• Everglades National Park in Florida;
  • Indiana Dunes National Park; Lake Mead National Recreation Area in Nevada;
  • Mount Rainier National Park in Washington;
  • Mammoth Cave National Park in Kentucky;
  • Pinnacles National Park in California.

Advocacy groups fear the park service is moving too fast and urge extreme caution.

“We are also eager to get Americans back into our national parks. But it is too soon,” warned Phil Francis, a retired superintendent who heads The Coalition to Protect America’s National Parks. “Parks absolutely should not open until the safety of National Park Service employees, concession employees, volunteers and other partners, including those who work and live in gateway communities, can be ensured.”

Most park staffers will be in contact with visitors and many live on-site, in close quarters, in government-owned housing, he said.

According to a park service document, parks should estimate that up to 40% of the total staff at the park may require isolation and 4% may require hospitalization.

“This is not only impossible under the current setup,” Francis said, “it is unacceptable.”

ALSO ON HEADLINE HEALTH TODAY: Obama Bashes Trump’s Virus Response, Making Global News | “Founding Father Of Rock & Roll” Has Died | Trump Asserts Virus Will ‘Go Away’ Without Vaccine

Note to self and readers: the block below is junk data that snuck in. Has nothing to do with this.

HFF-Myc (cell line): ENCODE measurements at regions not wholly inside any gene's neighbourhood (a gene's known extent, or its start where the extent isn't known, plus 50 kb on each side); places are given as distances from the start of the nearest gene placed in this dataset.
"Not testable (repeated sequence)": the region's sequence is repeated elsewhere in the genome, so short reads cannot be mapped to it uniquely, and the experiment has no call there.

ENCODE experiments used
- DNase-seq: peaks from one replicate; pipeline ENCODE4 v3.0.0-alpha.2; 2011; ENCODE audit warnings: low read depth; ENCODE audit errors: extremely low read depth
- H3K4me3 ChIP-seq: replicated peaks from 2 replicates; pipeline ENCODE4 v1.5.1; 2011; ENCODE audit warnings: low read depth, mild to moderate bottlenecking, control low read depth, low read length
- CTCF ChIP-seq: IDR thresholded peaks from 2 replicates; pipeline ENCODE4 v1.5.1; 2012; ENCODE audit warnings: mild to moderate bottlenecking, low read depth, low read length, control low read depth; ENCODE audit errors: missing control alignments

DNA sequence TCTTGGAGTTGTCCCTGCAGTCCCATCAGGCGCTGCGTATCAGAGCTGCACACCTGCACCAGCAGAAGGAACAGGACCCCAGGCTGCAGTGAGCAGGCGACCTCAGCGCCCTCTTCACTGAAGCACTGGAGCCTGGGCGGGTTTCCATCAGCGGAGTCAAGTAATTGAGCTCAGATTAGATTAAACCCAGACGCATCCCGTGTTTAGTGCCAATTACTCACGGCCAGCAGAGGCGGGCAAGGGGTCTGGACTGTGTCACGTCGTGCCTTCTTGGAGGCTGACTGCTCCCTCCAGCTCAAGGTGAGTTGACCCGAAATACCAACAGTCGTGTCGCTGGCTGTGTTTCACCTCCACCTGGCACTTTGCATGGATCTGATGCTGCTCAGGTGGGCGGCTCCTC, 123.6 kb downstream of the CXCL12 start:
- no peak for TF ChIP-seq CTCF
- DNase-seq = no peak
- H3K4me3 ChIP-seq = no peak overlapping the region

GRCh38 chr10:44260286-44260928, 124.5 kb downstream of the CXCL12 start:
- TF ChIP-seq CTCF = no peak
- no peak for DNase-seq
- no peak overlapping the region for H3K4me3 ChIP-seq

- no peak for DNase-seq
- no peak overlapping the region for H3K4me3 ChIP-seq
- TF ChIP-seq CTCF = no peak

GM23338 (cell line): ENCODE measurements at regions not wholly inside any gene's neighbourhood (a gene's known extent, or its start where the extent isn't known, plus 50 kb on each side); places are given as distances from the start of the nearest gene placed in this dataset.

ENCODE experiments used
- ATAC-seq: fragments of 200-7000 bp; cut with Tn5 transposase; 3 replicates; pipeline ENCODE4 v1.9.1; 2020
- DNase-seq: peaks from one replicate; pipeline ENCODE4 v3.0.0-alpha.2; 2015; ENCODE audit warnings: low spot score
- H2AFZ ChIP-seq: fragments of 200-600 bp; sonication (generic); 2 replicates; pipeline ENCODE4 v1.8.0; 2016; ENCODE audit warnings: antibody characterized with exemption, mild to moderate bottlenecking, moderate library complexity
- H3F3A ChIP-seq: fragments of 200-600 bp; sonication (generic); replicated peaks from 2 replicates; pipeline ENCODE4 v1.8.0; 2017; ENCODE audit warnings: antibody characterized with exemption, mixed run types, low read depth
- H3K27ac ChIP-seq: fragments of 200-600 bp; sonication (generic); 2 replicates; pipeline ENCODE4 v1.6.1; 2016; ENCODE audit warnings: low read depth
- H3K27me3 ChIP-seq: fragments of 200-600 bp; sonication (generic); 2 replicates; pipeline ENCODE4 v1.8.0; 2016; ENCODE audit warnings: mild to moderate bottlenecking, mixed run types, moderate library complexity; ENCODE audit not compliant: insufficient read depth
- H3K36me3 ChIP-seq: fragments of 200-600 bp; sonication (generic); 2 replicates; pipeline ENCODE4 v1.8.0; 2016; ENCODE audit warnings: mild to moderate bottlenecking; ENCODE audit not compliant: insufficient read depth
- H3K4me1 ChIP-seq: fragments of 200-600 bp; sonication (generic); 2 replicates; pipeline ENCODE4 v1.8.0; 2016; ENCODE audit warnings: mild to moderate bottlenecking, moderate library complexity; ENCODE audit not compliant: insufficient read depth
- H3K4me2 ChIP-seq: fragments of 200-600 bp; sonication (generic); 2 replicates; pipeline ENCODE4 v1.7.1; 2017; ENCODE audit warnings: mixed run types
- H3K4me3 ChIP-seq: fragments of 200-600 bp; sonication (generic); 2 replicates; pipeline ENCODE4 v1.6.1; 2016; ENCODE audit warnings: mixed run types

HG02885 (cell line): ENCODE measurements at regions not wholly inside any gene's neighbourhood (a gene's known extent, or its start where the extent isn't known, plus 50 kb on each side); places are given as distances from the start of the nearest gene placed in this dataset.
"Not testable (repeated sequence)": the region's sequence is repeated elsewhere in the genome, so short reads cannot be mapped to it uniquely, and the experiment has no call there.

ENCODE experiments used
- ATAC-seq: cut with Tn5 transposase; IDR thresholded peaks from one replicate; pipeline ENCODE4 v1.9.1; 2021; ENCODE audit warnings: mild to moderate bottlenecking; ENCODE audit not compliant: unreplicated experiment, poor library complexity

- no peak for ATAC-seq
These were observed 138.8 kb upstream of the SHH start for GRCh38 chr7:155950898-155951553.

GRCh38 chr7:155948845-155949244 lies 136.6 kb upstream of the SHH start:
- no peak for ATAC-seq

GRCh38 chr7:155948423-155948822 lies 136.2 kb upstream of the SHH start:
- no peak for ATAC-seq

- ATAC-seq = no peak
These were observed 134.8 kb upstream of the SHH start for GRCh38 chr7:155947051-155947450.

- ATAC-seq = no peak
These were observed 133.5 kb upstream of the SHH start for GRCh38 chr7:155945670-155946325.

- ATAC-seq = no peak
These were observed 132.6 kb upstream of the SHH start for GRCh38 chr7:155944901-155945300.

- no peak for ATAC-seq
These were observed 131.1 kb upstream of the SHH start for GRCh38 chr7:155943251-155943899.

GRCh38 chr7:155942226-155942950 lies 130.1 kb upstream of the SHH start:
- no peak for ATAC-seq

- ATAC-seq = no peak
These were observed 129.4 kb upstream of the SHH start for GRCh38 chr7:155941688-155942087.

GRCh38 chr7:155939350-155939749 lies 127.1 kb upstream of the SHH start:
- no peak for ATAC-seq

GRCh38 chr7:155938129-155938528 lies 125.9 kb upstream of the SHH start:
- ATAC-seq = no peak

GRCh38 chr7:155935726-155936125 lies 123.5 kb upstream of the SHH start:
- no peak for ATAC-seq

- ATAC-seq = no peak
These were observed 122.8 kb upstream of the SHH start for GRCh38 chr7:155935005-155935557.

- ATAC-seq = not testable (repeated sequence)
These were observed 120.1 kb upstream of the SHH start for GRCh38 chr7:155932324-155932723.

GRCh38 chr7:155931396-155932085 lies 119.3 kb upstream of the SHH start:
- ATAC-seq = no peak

- Advertisement -
- Advertisement -

TRENDING

Large Ivermectin Study Retracted

MEDPAGE TODAY – A large Egyptian study of ivermectin for COVID-19 patients has been retracted over concerns of plagiarism and serious problems with their...

Texas Mayor Pleads: ‘Be Like Trump’

Midland Reporter-Telegram – During a press conference to put a spotlight on getting more people vaccinated, Midland, Texas Mayor Patrick Payton said he is...

Birth Control Users Demand Wider Choice in Taxpayer-Funded Devices

KAISER HEALTH NEWS – For Stephanie Force, finding a birth control method that she likes and can get without paying out-of-pocket has been a...

African Monkeypox Virus Tracked In 27 States

STAT NEWS – More than 200 people in 27 states are being monitored for possible exposure to monkeypox after they had contact with an...

99.5% Of Texas Covid Dead Had One Thing In Common

TEXAS TRIBUNE – Of the 8,787 people who have died in Texas due to COVID-19 since early February, at least 43 were fully vaccinated,...

Florida man gets home from doctor, finds naked stranger in his pool

CHARLOTTE COUNTY, Fla (WFLA) — A man found a surprise guest in his pool after returning from the doctor’s office, prompting him to call law...

Kamala’s Laugh: “Funny Ha-Ha” Or “Funny Peculiar”?

L.A. TIMES – Seriously, to weigh how the first woman and first woman of color to become vice president is perceived, Kamala Harris’ laugh...

Dying Patients Regret Vaccine Choice

AL.COM – Dr. Brytney Cobia said Monday that all but one of her COVID patients in Alabama did not receive the vaccine. The vaccinated...

The Cancer That Killed John McCain

Consumer Health: Understanding glioblastoma MAYO CLINIC NEWS NETWORK – Glioblastoma Awareness Day will be observed on Wednesday, July 21, which makes this a good time...

Why Aren’t The Vaccines Approved?

The F.D.A. is encouraging people to get a Covid-19 shot — but hasn’t formally approved those vaccines. New York Times – It is the most...
- Advertisement -